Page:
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D-Bus, Cinnamon and the GNOME Shell

Many people are unaware of the fact that both the GNOME Shell and Cinnamon provide a D-Bus ((Desktop Bus) interface. D-Bus is a form of inter-process communications (IPC) which provides a mechanism for applications running on a single platform to “talk” to each other. In this post, I will show you how to enumerate the available methods and properties and how to enable and disable extensions via the session D-Bus using a command line tool.

D-Bus is a system for low-latency, low-overhead IPC using messages rather than byte streams. The core protocol is a 2-way, asynchronous, binary protocol. A message consists of a header and a body. The header is used figure out where to send the message and how to interpret it. The message body is interpreted by the recipient. Both the message header and message body use the same type system and format for serializing the data. Each type of value has a on-the-wire format. Converting a value from some other representation into the on-the-wire format is called marshaling and converting it back from the wire format is unmarshaling. If you have done any RPC programming, you will be familiar with the concept of marshaling and unmarshaling parameters.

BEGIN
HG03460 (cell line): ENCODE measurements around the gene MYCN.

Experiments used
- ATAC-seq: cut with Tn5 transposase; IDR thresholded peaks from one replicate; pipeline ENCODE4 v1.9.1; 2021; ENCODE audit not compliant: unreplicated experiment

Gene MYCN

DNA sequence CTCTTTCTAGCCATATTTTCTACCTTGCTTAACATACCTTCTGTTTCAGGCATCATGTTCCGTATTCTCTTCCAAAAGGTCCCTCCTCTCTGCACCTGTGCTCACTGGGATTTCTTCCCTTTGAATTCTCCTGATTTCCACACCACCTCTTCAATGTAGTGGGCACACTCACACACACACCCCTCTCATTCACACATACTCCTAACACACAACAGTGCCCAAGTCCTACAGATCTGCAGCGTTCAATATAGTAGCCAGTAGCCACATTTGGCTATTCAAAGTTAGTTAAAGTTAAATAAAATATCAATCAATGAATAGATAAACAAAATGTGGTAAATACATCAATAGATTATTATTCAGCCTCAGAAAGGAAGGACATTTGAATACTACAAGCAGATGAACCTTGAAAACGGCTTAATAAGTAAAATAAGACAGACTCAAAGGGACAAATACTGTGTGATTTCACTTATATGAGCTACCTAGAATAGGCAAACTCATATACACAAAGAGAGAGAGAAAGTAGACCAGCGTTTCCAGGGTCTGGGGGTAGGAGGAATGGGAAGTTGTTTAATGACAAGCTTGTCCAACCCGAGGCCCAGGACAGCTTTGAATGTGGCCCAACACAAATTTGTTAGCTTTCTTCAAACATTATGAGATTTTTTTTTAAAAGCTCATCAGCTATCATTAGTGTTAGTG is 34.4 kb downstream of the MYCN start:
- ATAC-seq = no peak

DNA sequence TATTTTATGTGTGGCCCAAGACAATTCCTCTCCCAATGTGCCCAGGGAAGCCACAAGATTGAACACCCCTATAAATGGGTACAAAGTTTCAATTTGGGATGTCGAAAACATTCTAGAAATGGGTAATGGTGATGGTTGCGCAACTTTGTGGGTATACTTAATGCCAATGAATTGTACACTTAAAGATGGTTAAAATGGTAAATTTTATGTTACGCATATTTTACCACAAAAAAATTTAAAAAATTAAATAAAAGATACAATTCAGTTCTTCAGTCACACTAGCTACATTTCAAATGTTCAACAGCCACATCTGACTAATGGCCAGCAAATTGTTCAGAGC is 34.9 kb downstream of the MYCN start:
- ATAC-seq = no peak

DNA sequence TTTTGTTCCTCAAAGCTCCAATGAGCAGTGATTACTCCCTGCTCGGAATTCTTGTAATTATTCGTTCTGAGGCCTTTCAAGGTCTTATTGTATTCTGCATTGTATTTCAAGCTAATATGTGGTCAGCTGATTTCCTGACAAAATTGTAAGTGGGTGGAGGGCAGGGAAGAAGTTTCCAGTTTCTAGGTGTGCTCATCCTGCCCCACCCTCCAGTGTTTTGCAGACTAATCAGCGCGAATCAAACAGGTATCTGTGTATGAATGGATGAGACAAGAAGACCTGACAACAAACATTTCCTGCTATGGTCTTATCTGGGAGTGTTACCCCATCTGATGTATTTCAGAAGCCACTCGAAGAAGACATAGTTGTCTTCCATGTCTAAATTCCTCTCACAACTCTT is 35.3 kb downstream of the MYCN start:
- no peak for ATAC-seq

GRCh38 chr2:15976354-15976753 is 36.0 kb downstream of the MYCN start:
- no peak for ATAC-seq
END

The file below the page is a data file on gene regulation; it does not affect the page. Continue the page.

There are actually multiple D-Bus buses running on your average Linux platform at any one time. These can be divided into two types:

  • A single system bus (privileged channel) is used for system-wide communications on a platform.
  • A session bus (private channel) is created for each user session. It allows applications within that user session to communicate.

The GNONE Shell and Cinnamon, as do most D-Bus message sources and sinks, communicate with other applications via a user’s session bus.

Currently, both shells expose the same D-Bus interfaces but, obviously, this may not be the case in the future. In the GNOME Shell, see ../js/ui/shellDBus.js. For Cinnamon, see ../js/ui/cinnamonDBus.js. Here is the relevant code from ../js/ui/cinnamonDBus.js:

const CinnamonIface = {
    name: 'org.Cinnamon',
    methods: [{ name: 'Eval',
                inSignature: 's',
                outSignature: 'bs'
              },
              { name: 'ListExtensions',
                inSignature: '',
                outSignature: 'a{sa{sv}}'
              },
              { name: 'GetExtensionInfo',
                inSignature: 's',
                outSignature: 'a{sv}'
              },
              { name: 'GetExtensionErrors',
                inSignature: 's',
                outSignature: 'as'
              },
              { name: 'ScreenshotArea',
                inSignature: 'iiiis',
                outSignature: 'b'
              },
              { name: 'ScreenshotWindow',
                inSignature: 'bs',
                outSignature: 'b'
              },
              { name: 'Screenshot',
                inSignature: 's',
                outSignature: 'b'
              },
              { name: 'EnableExtension',
                inSignature: 's',
                outSignature: ''
              },
              { name: 'DisableExtension',
                inSignature: 's',
                outSignature: ''
              },
              { name: 'InstallRemoteExtension',